The problem was, when he and fellow curators began assembling materials from the Smithsonian’s vast collection for the exhibit, they realized the museum was painfully lacking in examples of recent history and technological developments in agriculture.

“We realized that we had done a pretty good job in collecting agriculture in the 1830s and even up to the 1930s, but that after World War II, things really started to taper off,” said Liebhold. “We realized our modern collections related to agriculture were very slim, and I’m sad to report that they were even slimmer when they came to ranching.”

This revelation led Liebhold and his colleagues to initiate a novel and somewhat unorthodox project in the field of museum curation; instead of sending forth a small cadre of “experts” into the field to hand select examples of agricultural development, they took a lesson from Wikipedia and other “crowd-sourced” information gathering projects, and have asked the agricultural public to provide the stories and artifacts themselves. This idea became the basis for the Smithsonian’s new Agricultural Innovation and Heritage archive, a largely crowd-sourced depository of stories, artifacts, photos and ephemera from American agriculture that, as it expands, will serve as a pool from which items for the American Enterprise exhibition will be selected.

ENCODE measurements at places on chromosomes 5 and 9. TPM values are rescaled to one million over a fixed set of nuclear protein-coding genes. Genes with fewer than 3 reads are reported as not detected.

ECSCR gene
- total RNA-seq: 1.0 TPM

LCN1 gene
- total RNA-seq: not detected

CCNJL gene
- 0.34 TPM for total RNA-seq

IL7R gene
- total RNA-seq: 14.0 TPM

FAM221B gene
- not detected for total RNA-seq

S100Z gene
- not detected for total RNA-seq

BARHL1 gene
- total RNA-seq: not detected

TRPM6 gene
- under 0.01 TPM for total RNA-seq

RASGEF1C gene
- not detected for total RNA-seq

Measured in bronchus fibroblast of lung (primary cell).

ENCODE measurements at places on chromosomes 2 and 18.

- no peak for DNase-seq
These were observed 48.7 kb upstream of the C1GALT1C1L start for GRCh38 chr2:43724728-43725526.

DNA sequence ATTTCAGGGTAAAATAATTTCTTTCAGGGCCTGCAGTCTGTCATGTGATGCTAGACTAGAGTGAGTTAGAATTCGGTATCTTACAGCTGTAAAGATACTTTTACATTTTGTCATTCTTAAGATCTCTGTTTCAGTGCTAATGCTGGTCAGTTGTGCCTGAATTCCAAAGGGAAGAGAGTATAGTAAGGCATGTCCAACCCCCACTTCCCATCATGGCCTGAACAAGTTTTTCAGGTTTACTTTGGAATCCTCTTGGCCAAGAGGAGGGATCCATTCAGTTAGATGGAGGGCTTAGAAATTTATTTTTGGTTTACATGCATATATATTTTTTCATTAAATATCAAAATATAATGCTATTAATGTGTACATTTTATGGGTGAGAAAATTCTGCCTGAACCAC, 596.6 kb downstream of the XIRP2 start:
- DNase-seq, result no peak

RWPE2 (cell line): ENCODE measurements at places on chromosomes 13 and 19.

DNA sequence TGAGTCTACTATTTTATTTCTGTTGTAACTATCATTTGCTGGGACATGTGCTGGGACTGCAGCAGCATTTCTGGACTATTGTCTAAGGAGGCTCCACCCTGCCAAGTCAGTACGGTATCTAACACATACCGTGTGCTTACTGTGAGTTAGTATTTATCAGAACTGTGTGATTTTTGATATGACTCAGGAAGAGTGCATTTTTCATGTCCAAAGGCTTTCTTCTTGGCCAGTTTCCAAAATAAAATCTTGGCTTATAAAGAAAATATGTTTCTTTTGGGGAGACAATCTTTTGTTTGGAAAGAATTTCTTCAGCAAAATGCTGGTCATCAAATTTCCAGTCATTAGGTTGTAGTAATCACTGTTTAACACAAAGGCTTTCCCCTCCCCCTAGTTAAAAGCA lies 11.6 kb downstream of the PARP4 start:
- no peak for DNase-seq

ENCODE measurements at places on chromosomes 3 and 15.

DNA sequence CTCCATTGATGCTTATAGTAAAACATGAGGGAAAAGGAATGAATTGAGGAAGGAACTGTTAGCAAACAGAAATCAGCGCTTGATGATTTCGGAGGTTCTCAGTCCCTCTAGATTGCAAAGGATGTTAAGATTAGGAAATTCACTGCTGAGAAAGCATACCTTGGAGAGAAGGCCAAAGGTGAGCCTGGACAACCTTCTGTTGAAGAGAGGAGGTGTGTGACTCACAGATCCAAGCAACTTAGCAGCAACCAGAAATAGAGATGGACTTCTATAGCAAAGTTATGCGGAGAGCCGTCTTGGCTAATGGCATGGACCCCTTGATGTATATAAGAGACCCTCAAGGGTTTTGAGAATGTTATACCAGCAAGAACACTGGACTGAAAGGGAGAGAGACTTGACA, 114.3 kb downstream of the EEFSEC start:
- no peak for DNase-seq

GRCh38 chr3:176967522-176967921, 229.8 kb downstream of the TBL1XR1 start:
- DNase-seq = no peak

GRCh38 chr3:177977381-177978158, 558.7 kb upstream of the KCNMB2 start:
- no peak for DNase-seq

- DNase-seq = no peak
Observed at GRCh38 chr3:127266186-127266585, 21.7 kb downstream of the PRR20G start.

To populate the archive, Liebhold and his colleagues are using social media platforms like Facebook and Twitter in hopes that through spreading the word, ranchers will step forward and share their stories.

“I think it’s really important that the ranching community be involved,” Liebhold emphasized. “We’re interested in doing their history and what we’re asking them to do is to help us do their history. That means sharing their story; I think the personal side of it is really key.”

To someone occupied with the daily business of managing a herd of cattle, the archive and exhibit may sound like a nice idea, but who has time to sift through photos and commit family stories to writing? Lack of time, of course, is the rancher’s ever-present predicament. But this opportunity may simply be too good, too unique, to pass up. Living as we do in a time when some groups of people are diligently trying to spread misconceptions about ranching, being able to deliver a straight story, straight to the Smithsonian, is akin to being given a pen and being asked to write a page directly into a history book. This element is not lost on Liebhold, who appreciates the struggles ranchers have had to reeducate a frequently misinformed public.

“The Smithsonian is the national museum. It is the whole country’s museum. This is the nation’s memory,” says Liebhold. “There’s a lot of pretty marginal information on agriculture today, certainly in terms of cattle. I think getting a more balanced view out there to let people see what’s really going on versus what some folks are claiming is going on would help people see a richer and more accurate picture.”

The National Museum of American History is seeking stories, photos, documents, and artifacts from ranchers and farmers for its Agricultural Innovation and Heritage archive. (Photos and documents don’t have to be originals.) Submissions can focus on family stories, histories and traditions, or can be about new technologies that have changed the way you do things on your ranch. Submission information and a full set of instructions can be found at: http://ameri itage — Andy Rieber, WLJ Correspondent,